Invasive Species Compendium

Detailed coverage of invasive species threatening livelihoods and the environment worldwide

Abstract

Gut contents of bighead carp (Aristichthys nobilis) and the processing and digestion of algal cells in the alimentary canal.

Abstract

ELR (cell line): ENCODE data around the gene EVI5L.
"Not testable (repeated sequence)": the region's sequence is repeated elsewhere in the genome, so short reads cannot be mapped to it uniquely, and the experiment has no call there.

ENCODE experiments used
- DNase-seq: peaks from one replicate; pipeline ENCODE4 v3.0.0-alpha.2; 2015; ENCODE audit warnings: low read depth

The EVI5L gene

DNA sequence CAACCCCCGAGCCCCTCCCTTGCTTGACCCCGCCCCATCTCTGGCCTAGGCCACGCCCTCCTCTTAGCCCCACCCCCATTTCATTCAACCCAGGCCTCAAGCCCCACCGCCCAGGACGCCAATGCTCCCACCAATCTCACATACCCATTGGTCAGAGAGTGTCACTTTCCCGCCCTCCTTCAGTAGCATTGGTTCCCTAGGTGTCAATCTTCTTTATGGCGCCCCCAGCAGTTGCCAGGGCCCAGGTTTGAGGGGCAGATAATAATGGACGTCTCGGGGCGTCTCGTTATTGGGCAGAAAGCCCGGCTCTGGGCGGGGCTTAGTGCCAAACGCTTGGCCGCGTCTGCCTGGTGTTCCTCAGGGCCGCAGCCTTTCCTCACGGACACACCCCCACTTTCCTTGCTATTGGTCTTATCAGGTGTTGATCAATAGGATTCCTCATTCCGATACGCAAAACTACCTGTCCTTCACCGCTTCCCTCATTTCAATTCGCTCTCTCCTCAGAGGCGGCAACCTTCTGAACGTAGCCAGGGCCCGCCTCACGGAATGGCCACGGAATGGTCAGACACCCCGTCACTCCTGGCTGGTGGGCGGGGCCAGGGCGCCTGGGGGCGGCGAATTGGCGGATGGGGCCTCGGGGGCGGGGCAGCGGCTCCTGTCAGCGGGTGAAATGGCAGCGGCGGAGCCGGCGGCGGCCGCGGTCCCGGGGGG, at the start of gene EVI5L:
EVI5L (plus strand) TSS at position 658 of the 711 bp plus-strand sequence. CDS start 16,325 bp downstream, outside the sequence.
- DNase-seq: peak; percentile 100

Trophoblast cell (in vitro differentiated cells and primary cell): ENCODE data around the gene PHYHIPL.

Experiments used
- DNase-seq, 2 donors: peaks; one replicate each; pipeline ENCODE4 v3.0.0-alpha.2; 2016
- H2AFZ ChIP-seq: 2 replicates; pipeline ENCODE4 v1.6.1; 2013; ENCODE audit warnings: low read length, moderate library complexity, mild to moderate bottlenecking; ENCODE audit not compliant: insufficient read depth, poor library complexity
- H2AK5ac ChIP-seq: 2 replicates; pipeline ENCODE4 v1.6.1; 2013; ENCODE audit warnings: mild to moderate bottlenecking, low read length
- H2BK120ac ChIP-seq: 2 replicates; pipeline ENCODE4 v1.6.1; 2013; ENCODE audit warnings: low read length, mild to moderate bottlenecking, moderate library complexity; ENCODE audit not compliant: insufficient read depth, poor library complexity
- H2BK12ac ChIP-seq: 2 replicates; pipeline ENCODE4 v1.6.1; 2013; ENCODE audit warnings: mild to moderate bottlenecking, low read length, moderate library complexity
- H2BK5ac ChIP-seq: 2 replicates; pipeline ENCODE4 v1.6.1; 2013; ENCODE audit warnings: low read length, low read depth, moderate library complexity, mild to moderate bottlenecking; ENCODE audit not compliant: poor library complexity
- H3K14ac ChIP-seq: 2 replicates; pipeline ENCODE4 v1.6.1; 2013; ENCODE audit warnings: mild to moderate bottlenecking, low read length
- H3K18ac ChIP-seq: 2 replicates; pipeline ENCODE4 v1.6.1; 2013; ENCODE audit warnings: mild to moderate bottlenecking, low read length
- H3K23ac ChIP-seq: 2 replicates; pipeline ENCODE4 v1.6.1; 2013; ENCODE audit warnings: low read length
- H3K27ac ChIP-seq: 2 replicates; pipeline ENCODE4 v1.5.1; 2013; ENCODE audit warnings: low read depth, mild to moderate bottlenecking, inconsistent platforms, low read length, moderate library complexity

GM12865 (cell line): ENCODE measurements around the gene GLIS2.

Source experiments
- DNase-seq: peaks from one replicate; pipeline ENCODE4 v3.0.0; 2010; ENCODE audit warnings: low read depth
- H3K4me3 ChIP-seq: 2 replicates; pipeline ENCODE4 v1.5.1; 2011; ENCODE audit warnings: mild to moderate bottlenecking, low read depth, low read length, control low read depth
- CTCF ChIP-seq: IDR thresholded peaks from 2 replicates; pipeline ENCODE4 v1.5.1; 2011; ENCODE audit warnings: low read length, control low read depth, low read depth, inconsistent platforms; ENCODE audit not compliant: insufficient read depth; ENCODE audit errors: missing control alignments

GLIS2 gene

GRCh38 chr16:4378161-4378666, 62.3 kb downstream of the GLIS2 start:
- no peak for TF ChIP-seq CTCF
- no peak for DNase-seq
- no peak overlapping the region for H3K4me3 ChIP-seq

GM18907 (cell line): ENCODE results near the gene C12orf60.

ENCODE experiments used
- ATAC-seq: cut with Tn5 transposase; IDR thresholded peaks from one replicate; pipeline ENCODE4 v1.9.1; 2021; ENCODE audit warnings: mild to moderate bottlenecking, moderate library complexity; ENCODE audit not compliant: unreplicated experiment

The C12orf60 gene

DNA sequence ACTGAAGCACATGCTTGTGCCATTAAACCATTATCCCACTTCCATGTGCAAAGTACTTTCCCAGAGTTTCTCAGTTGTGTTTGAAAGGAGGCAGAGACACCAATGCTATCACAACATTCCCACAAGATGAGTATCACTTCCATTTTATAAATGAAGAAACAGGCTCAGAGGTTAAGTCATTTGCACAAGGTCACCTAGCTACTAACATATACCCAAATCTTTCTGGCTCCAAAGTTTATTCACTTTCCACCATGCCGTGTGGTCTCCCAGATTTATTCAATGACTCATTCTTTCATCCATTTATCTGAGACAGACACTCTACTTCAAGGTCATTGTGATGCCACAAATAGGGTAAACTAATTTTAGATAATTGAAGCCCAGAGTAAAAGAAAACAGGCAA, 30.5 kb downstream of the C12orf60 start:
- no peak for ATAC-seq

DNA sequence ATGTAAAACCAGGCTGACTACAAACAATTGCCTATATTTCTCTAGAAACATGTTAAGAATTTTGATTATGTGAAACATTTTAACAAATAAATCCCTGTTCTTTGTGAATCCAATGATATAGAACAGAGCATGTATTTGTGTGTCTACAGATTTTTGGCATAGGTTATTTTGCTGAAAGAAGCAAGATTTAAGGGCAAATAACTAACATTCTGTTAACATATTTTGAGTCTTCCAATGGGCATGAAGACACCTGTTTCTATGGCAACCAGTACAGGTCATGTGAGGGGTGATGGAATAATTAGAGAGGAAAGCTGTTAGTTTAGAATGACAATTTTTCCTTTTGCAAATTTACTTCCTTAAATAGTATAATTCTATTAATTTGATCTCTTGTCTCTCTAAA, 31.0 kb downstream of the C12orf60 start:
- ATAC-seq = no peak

Bighead carp is one of the most important freshwater filter-feeding fish of Chinese aquaculture. In recent decades, there have been a number of contradictory conclusions on the digestibility of algae by bighead carp based on the results from gut contents and digestive enzyme analysis or radiolabelled isotope techniques. Phytoplankton in the gut contents of bighead carp (cultured in a large net cage in Lake Donghu) were studied during March-May. In biomass, the dominant phytoplankters in the fore-gut contents were the centric diatom Cyclotella (average 54.5%, range 33.8-74.3%) and the dinoflagellate Cryptomonas (average 22.8%, range 6.8-55.8%). Phytoplankton in water samples were generally present in proportionate amounts in samples from the fore-guts of bighead carp. The size of most phytoplankton present in the intestine of bighead carp was between 8 and 20 µm in length. Bighead carp were also able to collect particles (5-6 µm) much smaller than their filtering net meshes, suggesting the importance of mucus in collecting small particles. The examined change in integrity of Cyclotella upon passage through the esophagus of bighead carp indicated that disruption of algal cell walls is principally by the pharyngeal teeth, and explains previous contradictory conclusions.